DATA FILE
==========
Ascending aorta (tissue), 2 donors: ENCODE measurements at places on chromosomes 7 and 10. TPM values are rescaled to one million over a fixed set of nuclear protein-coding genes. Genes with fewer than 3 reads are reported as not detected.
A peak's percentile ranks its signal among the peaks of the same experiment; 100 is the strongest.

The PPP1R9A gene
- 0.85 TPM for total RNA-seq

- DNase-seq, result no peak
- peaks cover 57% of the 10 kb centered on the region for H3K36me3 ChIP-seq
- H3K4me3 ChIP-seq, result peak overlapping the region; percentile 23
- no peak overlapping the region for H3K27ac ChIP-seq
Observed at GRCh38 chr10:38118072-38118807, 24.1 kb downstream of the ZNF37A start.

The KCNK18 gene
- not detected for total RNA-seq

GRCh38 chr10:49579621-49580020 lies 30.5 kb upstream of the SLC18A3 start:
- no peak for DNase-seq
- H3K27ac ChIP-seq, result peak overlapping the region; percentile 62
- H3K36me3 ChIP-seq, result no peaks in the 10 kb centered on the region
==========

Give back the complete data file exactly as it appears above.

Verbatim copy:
Ascending aorta (tissue), 2 donors: ENCODE measurements at places on chromosomes 7 and 10. TPM values are rescaled to one million over a fixed set of nuclear protein-coding genes. Genes with fewer than 3 reads are reported as not detected.
A peak's percentile ranks its signal among the peaks of the same experiment; 100 is the strongest.

The PPP1R9A gene
- 0.85 TPM for total RNA-seq

- DNase-seq, result no peak
- peaks cover 57% of the 10 kb centered on the region for H3K36me3 ChIP-seq
- H3K4me3 ChIP-seq, result peak overlapping the region; percentile 23
- no peak overlapping the region for H3K27ac ChIP-seq
Observed at GRCh38 chr10:38118072-38118807, 24.1 kb downstream of the ZNF37A start.

The KCNK18 gene
- not detected for total RNA-seq

GRCh38 chr10:49579621-49580020 lies 30.5 kb upstream of the SLC18A3 start:
- no peak for DNase-seq
- H3K27ac ChIP-seq, result peak overlapping the region; percentile 62
- H3K36me3 ChIP-seq, result no peaks in the 10 kb centered on the region